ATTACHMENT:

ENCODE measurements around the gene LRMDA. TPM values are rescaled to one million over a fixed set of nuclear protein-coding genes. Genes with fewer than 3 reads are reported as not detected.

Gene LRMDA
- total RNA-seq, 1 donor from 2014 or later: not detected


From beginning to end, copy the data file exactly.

ENCODE measurements around the gene LRMDA. TPM values are rescaled to one million over a fixed set of nuclear protein-coding genes. Genes with fewer than 3 reads are reported as not detected.

Gene LRMDA
- total RNA-seq, 1 donor from 2014 or later: not detected